6. Sanctuary Line by Jane Urquhart
Told through delicate and masterful narration, Jane Urquhart’s new novel, Sanctuary Line, seamlessly weaves together fragments of present day farm life on the shores of Lake Erie with harrowing snapshots of deep family turmoil marred by stains of death and regret.


11605867. Galveston by Paul Quarrington
From one of Canada’s beloved fiction writers comes a tale of love and loss, guilt and forgiveness — and finding redemption in the eye of a hurricane.  Few people seek out the tiny Caribbean island of Dampier Cay. Visitors usually wash up there by accident, rather than by design. But this weekend, three people will fly to the island deliberately. They are not coming for a tan or fun in the sun. They are coming because Dampier Cay is where it is, and they have reason to believe that they might encounter something there that most people take great measures to avoid – a hurricane.  A lottery windfall and a few hours of selfishness have robbed Caldwell of all that was precious to him, while Beverly, haunted by tragedy and screwed by fate since birth, has given up on life. Also on the flight is Jimmy Newton, a professional storm chaser and videographer who will do anything for the perfect shot. Waiting for them at Dampier is the manager of the Water’s Edge Hotel, “Bonefish” Maywell Hope, who arrived at Dampier by the purest accident of all — the accident of birth. A descendent of the pirates who sailed the Caribbean hundreds of years ago, Hope believes if he works hard enough, he can prevent the inevitable. Until, that is, the seas begin to rise…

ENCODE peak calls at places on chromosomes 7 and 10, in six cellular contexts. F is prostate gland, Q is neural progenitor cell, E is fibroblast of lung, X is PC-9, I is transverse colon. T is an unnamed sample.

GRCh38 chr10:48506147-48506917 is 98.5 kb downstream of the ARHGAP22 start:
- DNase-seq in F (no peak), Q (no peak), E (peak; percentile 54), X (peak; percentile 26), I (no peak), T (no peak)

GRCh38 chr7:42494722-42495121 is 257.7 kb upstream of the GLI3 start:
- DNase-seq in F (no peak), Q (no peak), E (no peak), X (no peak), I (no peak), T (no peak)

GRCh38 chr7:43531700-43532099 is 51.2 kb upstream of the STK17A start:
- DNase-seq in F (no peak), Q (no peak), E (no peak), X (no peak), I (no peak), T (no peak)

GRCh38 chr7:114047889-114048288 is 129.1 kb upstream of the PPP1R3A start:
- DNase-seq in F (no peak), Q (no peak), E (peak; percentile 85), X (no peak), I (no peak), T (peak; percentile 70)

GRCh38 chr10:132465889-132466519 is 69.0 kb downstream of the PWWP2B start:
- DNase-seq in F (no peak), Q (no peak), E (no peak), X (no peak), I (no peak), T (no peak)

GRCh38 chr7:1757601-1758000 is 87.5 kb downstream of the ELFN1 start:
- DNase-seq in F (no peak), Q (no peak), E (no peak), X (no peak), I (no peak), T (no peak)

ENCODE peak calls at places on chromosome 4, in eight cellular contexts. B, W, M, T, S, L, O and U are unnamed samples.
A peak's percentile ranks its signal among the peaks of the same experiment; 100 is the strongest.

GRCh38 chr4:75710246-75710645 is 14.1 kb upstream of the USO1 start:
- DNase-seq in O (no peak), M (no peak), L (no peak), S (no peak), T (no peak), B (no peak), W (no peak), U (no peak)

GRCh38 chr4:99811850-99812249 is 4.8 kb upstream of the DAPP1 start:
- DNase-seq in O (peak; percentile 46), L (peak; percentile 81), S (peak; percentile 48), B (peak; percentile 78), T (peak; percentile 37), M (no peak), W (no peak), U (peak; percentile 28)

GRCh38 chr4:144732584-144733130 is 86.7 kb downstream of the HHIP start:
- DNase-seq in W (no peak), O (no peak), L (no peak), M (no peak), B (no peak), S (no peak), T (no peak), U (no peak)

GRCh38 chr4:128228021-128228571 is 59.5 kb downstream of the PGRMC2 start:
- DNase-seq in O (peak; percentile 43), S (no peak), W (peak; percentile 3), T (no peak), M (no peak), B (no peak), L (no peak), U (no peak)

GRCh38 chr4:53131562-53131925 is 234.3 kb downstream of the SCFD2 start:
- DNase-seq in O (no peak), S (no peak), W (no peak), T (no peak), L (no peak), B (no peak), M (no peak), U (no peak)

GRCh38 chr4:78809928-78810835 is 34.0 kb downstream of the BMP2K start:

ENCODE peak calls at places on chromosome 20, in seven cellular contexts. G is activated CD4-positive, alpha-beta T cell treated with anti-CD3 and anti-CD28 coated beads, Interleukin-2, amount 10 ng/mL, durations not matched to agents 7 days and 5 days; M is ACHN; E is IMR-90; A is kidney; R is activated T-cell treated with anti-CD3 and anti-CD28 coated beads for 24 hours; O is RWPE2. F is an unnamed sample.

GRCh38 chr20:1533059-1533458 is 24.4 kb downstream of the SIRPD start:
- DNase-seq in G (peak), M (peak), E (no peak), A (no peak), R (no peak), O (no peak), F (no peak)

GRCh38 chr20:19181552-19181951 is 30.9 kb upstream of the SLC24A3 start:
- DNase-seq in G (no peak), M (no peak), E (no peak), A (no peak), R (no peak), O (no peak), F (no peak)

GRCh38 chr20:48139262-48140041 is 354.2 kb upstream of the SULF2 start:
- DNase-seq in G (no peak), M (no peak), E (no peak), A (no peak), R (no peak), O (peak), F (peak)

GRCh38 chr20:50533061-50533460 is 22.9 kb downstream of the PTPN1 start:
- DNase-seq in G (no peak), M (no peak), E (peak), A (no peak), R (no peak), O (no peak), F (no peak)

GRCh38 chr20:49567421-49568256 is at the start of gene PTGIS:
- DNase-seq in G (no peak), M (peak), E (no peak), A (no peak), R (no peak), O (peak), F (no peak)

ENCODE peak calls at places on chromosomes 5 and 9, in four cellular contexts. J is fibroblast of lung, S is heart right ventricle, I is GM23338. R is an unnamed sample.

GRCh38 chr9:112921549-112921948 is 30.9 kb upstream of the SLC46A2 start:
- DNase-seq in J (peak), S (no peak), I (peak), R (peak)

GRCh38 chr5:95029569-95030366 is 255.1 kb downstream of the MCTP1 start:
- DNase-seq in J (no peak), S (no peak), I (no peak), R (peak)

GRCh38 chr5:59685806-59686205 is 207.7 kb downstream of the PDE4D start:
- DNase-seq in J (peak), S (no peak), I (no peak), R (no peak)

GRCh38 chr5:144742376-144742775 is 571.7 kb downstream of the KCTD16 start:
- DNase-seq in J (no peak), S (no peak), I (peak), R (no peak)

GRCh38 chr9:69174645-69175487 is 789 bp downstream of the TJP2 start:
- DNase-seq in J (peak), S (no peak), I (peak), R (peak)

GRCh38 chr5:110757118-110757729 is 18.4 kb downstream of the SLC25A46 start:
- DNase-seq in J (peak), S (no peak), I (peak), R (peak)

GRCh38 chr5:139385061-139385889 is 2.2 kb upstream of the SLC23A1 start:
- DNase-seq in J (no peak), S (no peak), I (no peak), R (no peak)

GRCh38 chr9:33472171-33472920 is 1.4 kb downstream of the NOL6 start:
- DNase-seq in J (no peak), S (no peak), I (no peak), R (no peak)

8. Open by Lisa Moore